Throughout the New York City Food & Wine Festival this weekend, Eater welcomes bloggers, journalists and food world stars to our lounge at the Standard Hotel. As the peeps pass through, we're going to chat them up and spit out the dialogue here in this business, From the Eater Lounge. Right now: Locanda Verde's Andrew Carmellini.
How's your soon-to-open Soho restaurant, The Dutch, coming along? Ah, it's standard New-York-whatever. We're getting a lot of help from the Bloomberg task force that helped with Eataly. It's a task force that helps projects like ours get through the permitting quicker, so that's really helping us get to the finish line. It's going to get us there by the end of November, early December.
We've heard snippets about what the space—which used to be the iconic Cub Room—is going to look like. It's a great space. I moved to New York in 1990, and Cub Room got three stars [actually one star] from the New York Times in 1994. I've been obsessing about that corner for a long time, so when it became available—which was right after we opened Locanda Verde—I went at it pretty hard. By that point, the space was gross. It had gotten taken over by some Russians that used it as a money-laundering operation.
We took everything out and cleaned it up. The Dutch will not look like the Cub Room. It's going to have three spaces. Front spaces are two rooms—a bar and an oyster room for walk-in business. Back is reservations only. Front is a little bit more bright and feminine, back is more handsome, tavern-like.
Will it be the same menu in front and back? Yes, same menu.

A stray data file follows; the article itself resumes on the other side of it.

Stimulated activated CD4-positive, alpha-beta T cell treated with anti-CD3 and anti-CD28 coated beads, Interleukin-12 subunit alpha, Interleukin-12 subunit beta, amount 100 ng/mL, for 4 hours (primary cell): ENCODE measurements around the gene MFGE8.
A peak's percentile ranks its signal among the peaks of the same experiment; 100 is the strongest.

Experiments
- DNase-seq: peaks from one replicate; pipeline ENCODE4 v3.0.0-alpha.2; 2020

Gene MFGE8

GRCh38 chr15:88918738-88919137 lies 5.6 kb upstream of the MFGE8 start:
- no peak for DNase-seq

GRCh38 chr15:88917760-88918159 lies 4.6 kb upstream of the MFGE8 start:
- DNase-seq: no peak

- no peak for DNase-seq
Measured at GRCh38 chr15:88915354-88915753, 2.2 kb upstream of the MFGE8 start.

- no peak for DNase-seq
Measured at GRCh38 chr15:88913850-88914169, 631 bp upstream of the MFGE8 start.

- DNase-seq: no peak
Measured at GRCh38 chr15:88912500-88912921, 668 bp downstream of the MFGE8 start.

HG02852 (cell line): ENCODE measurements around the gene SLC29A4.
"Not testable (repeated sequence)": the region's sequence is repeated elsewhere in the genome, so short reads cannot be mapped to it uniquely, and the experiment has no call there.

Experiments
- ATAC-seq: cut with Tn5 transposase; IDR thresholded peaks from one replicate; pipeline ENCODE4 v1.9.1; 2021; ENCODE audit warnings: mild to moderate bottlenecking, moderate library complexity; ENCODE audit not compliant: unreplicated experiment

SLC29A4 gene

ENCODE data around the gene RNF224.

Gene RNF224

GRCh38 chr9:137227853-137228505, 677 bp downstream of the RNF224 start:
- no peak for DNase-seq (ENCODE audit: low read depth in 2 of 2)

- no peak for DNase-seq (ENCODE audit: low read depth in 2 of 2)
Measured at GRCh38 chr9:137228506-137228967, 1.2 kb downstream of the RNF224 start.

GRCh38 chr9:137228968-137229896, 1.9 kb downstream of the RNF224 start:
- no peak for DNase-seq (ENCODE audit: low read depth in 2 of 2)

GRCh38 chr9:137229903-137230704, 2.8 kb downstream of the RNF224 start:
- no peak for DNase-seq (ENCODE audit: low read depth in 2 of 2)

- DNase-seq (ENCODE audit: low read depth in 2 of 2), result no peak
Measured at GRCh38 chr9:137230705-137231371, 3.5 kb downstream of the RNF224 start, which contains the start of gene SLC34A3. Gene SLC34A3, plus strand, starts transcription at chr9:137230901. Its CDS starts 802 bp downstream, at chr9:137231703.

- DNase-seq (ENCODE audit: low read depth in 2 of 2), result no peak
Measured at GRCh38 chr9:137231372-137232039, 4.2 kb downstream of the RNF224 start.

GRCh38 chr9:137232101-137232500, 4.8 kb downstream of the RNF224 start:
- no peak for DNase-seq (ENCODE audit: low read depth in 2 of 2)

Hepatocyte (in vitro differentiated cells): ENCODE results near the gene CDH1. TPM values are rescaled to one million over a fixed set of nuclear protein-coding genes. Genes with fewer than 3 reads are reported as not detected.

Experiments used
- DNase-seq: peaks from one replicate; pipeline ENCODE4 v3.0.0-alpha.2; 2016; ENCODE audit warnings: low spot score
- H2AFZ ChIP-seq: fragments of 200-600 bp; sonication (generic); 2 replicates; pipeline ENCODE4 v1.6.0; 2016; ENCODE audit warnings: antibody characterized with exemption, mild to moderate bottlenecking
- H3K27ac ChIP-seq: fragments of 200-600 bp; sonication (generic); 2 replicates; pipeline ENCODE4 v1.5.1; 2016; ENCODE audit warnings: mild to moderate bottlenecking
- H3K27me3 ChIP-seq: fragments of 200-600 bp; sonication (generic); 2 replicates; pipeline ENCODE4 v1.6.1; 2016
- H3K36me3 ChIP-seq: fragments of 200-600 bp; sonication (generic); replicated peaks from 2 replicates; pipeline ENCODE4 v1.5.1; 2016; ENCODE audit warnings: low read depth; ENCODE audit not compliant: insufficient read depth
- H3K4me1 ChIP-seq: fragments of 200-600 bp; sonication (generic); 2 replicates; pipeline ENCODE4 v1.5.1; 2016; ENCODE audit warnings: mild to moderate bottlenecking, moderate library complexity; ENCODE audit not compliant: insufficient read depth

And are you taking a regional approach to the menu? No, not regional. It's going to be stuff I like to eat. An exploration of being an American chef, which I feel at times has a negative connotation. It's not New American, it's not Modern American—it's just American. It's going to be a bit of an exploration, a journey. We're cooking every day, we're working on recipes.
When did you get the idea to do a restaurant like this? I always thought of Cafe Boulud as a French-American restaurant. I want to approach that idea from an American standpoint. It's not just a heritage pork chop on the plate. But it'll be a little bit of that too.
Did you take trips to prepare for the new restaurant? We went everywhere. Clocked 8,000 miles. I did it not because we're doing BBQ, or New Orleans food at the new restaurant, but rather to get in the mood a little bit. We had tamales in Mississippi, ribs in Memphis, hit fish shacks in Florida, and BBQ joints everywhere.
How did you decide on the name? We didn't want to name it after variety of radish, or name it after a farm. Like Locanda, I wanted the name to convey a New York City neighborhood restaurant feel. It should sound like a place you would go at 1am, or for brunch, or to bring clients to.
In the meantime, what should people be on the lookout for at Locanda this fall? Trufflepalooza is coming up, which sold out in half an hour. We just started to change the menu. We usually go to Italy every second year, to Piedmonte, where drink a lot of Barolo and taste truffles.
Where are you eating these days? I like Aldea and Ippudo. Yeah, the Ippudo waits are crazy but it's the best ramen in town.